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Maybe the ribosomes the Brave New World or of some third rate flower petal but surely not the ribosomes of the natural world. I don't see how women becoming educated means there has to be less children around.
 

Ihe

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The way I understand it, more/better education=more work opportunities and economic freedom=more focus on career/job=less full-time mums=delaying childrearing, or deciding against it/or deciding for a reduced number of offspring in order to keep working. Unlike on my previous ramblings, there is more literature on this subject I believe. Can't direct you anywhere as I'm only pulling from memory (this is a sneaky post while at the job :censored::whistle:).
 

Robert Zwilling

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This is from limited experience but was pretty common for the area. Going back 50 years it was not unusual for women with professional careers to take time out, raise a couple of children, after 10 or 12 years go back to a job with professional standing, could be a different job, maybe even got more education, and continued working for quite some time.

I don't know if the 10 year gap cuts down on the rate of population increase. I do know taking too much time out today can make it difficult to get back to the same pay level even if it is the same job, which would be a deterrent to taking the extended break.
 

Stephen Palmer

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Earlier in the thread, we discussed the future of sexual norms. This recent article in the Atlantic has caused quite a stir:

Why Are Young People Having So Little Sex?
The main issue i.m.o. is the influence of the internet and social media in particular.
You could also google hikikomori to see what awful things are happening in Japan. Hikikomori has been known there for a while, but now it's being merged with internet addiction.
For a frightening insight, check out The Cyber Effect by Dr Mary Aiken.
 

Robert Zwilling

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I think that is a pretty well balanced article, it not entirely focused on one country, or one group and looks at many things that are happening. It presents an idea that not one thing effecting a whole lot of people but a whole lot of things effecting a whole lot of people. The results are the same. The article didn't seem to implicate the economy, which has become a way of life in place of being a way of supplementing life. The digital aspects seemed to offset the gains and losses and only served to illustrate the problem but not explain why it is happening. In the column of articles on the right hand side from the same magazine, is an article that says the economy killed the millennials ability to better their lives materialistically, that the millennials did not kill the economy, or better phrased, killed various aspects of the economy. Why not extend that idea that the economy is killing all kinds of things, such as the birthrate of developed countries and the birthrate of other animals in those countries. That was one weak point in the article, it looked only at developed countries. The birth rates in underdeveloped countries are higher than in developed countries. The mortality rates have been decreasing in both developed and underdeveloped countries. It is being said that the spread of technology is responsible for the reduced mortality rates, and has little to do with the income inequality that seemingly comes with the spread of technology. Perhaps the more the land is exposed to the economy and not the technology, the lower the birthrate becomes for everything associated with that land.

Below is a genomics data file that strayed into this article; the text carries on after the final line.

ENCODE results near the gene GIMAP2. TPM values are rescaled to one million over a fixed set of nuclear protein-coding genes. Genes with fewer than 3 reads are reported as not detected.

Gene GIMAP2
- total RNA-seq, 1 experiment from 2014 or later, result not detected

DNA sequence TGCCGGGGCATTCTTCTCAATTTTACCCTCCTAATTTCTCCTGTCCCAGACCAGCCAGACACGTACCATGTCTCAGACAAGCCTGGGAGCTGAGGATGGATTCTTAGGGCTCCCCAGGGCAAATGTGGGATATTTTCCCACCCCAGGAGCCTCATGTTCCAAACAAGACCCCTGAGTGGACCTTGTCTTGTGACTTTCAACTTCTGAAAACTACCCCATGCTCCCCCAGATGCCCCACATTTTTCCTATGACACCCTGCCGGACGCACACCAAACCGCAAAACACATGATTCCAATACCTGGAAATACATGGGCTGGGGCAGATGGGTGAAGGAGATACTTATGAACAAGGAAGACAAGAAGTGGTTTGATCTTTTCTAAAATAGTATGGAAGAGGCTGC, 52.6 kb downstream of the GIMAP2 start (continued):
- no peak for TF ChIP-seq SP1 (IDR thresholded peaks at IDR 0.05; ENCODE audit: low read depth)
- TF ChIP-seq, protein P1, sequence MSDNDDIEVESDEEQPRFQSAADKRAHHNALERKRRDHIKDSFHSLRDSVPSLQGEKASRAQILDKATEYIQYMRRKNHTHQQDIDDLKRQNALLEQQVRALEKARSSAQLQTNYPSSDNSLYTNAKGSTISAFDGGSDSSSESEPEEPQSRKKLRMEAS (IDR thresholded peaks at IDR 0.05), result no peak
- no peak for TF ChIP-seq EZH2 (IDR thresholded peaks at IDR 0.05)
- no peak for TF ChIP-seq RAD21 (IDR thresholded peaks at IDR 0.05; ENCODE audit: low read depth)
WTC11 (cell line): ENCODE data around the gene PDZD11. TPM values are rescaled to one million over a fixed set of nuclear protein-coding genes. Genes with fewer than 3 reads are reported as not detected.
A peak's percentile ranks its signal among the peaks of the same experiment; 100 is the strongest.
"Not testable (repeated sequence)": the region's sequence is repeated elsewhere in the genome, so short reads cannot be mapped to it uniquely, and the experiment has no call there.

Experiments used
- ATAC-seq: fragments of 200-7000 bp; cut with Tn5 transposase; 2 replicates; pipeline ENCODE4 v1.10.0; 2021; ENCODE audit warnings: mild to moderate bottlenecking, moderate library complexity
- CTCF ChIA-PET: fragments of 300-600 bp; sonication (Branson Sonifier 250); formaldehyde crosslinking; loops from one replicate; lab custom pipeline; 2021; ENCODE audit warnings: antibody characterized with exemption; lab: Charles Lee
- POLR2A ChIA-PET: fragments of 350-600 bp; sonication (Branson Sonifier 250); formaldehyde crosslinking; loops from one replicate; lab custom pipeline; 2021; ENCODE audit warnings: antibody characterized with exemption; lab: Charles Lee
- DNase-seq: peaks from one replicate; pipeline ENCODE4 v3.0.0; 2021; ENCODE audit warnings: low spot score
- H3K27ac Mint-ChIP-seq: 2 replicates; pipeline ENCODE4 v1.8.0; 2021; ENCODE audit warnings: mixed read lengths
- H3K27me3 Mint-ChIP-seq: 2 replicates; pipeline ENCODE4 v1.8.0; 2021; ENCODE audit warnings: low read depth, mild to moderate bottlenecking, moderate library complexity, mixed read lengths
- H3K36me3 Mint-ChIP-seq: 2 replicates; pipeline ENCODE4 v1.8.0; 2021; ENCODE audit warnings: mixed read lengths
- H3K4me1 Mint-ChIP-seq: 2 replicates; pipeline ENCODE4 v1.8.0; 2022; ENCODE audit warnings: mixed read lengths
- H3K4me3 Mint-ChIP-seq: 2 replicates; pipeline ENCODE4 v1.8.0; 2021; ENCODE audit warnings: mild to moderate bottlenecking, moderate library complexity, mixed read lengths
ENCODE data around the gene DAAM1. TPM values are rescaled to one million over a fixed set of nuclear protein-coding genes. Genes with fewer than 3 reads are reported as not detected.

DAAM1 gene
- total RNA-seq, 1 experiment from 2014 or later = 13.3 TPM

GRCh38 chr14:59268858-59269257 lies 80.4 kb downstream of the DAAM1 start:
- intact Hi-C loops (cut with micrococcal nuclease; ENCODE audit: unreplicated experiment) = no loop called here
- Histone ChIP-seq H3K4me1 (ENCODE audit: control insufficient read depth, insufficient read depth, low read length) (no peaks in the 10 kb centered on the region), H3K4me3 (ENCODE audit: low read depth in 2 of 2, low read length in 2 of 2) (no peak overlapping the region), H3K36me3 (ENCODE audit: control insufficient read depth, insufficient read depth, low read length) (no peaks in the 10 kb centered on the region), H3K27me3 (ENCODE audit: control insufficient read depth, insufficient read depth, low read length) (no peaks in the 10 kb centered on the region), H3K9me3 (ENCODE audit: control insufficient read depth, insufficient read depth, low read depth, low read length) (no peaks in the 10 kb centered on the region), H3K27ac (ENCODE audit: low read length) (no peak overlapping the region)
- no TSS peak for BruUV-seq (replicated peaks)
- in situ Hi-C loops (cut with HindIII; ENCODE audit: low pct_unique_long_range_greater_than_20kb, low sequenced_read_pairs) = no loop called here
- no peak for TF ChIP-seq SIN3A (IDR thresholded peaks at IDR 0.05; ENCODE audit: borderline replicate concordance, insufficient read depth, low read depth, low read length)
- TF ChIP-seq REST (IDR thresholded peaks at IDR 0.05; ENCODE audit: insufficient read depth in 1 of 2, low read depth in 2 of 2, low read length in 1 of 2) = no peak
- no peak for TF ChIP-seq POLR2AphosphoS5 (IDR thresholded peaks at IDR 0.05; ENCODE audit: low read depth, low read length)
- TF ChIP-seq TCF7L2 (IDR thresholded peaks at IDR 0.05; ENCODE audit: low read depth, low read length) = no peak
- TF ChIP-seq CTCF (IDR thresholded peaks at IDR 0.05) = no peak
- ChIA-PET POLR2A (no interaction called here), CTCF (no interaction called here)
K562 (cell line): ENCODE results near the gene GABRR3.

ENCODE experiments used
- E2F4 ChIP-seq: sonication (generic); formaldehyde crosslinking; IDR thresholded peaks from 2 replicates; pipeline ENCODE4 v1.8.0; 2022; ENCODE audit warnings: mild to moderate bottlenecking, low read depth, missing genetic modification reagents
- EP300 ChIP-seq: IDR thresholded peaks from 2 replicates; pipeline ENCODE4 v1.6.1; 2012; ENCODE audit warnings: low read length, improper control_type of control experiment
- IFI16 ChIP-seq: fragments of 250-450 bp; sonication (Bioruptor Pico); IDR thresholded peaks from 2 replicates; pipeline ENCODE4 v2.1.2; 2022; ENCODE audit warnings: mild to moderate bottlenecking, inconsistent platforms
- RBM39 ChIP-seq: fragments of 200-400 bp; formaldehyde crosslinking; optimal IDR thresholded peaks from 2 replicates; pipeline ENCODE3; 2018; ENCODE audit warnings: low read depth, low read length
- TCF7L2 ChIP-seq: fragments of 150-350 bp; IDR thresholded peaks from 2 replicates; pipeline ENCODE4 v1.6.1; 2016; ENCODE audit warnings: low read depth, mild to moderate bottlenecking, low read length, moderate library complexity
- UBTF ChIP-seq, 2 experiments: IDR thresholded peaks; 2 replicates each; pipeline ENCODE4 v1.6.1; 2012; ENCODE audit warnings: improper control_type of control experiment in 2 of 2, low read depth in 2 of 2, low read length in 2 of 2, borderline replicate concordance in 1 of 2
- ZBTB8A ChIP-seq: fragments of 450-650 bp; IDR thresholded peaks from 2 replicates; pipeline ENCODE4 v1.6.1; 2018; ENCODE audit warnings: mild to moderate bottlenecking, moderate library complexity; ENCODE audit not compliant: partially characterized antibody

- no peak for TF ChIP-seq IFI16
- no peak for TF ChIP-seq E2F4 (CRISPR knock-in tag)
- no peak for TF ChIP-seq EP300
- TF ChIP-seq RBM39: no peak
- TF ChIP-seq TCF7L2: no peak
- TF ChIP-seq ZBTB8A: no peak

Parson

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The main issue i.m.o. is the influence of the internet and social media in particular.
You could also google hikikomori to see what awful things are happening in Japan. Hikikomori has been known there for a while, but now it's being merged with internet addiction.
For a frightening insight, check out The Cyber Effect by Dr Mary Aiken.
Very interesting. A few weeks ago I used the Hikikomori as a sermon illustration. They might just be the leading edge of a sad societal trend.